Understanding Electrical Relays: Essential Car Components
In the intricate web of wires, circuits, and components that make up a modern vehicle, electrical relays play a crucial role. These unassuming devices act as silent traffic cops, controlling the flow of electrical current and enabling various systems in your car to function seamlessly. In this blog, we'll delve into the world of electrical relays, defining their parts and exploring their significance in automotive applications.
What Is an Electrical Relay?
An electrical relay is an electromechanical device that serves as a switch, allowing a low-power electrical signal to control the operation of a high-power electrical circuit. Essentially, it acts as a middleman between a low-voltage control circuit and a high-voltage load circuit. This mechanism enables a small electrical signal to trigger a larger, more significant action. For example, when you park your car and turn off the engine, the headlight stays on for a few seconds before it turns off. This happens because of the headlight bulb relay that allows the light to stay on for the duration. All relays are relatively similar to one another, and the parts of the electrical relay are as below:
- Coil: This is the input side of the relay. When a low-voltage electrical signal is applied to the coil, it generates a magnetic field. Coils are typically made of copper wire wound around a core, and the number of windings in the coil determines its sensitivity.
- Armature: The armature is a movable part within the relay that is controlled by the magnetic field generated by the coil. When the coil is energized, the armature moves, either opening or closing electrical contacts.
- Electrical Contacts: These are the output side of the relay. When the armature moves, it either opens or closes the electrical contacts, completing or interrupting the circuit. Contacts can be normally open (NO) or normally closed (NC), depending on the relay's design.
How Relays Are Used in Cars and Other Vehicles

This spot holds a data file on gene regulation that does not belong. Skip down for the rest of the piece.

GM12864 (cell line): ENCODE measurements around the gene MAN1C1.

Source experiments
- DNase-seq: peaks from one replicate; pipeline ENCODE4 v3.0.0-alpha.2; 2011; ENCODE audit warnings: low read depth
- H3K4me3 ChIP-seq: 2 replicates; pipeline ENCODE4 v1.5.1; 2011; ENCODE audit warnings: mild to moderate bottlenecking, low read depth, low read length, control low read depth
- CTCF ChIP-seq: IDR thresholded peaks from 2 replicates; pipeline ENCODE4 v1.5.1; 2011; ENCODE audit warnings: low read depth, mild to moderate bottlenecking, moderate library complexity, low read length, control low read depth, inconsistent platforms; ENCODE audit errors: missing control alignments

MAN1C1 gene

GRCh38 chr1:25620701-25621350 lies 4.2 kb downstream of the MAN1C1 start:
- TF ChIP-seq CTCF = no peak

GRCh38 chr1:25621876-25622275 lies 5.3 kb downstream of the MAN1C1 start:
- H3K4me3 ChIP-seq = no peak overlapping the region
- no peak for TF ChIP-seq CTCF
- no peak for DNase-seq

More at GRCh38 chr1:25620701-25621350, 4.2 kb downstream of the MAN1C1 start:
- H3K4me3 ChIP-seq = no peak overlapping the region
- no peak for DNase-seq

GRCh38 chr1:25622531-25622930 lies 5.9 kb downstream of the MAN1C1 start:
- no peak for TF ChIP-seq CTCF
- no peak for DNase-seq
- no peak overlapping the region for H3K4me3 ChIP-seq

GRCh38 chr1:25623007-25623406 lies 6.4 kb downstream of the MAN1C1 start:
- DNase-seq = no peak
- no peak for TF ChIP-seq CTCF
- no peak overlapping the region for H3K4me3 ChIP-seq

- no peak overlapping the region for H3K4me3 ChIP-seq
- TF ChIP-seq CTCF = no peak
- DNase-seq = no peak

Relays are extensively used in the automotive industry for a wide range of applications, primarily due to their ability to handle high currents and voltages while keeping the control circuit isolated from the load circuit. Here are some common ways relays are employed in cars:
- Headlight Relay: Relays are used to control high-beam and low-beam headlights. They allow the use of a small switch to control the flow of electricity to the headlights, which can draw significant currents. DAMA 4 Pin Multi Purpose 30/20A Heavy Duty SPST Relay or DAMA WM686 4 Pin Split Charge Continuous Duty SPST Relay are the most cost-effective and reliable relays in the market. High and low beams have separate relays. Since low beams are used more than the high beams, there is more low beam relay failing than the high beams. Also, all DAMA relays are waterproof which is crucial not only for cars but also for marine vehicles like boats and water skis.
- Fuel Pump Relay: The fuel pump in your car requires a significant amount of power to deliver fuel to the engine. A relay is used to control the fuel pump, ensuring it operates only when the engine needs fuel.
- Electric Cooling Fan Relay: Many modern cars have electric cooling fans that help regulate the engine's temperature. Relays are used to control the fans, activating them when the engine gets too hot.
- Power Windows and Door Locks: In vehicles with power windows and central locking systems, relays are employed to manage the flow of electricity, allowing you to control these features with a simple button press.
- Starter Relay: When you turn the key to start your car, a small electrical signal from the ignition switch triggers the starter relay, which connects the high-power battery to the starter motor. This is a critical role because it ensures that the high current required to crank the engine doesn't flow through the ignition switch itself.
An electrical relay is a small part out of roughly 30,000 parts in an average car, but the significance of relays is immensely important. They act as vital intermediaries that enable low-voltage control circuits to manage high-voltage load circuits. Relays ensure the safety and efficiency of electrical systems in cars, making them an indispensable component in modern vehicle design. Whether you're starting your car, turning on the headlights, or controlling various other systems, you can thank the humble electrical relay for making it all possible.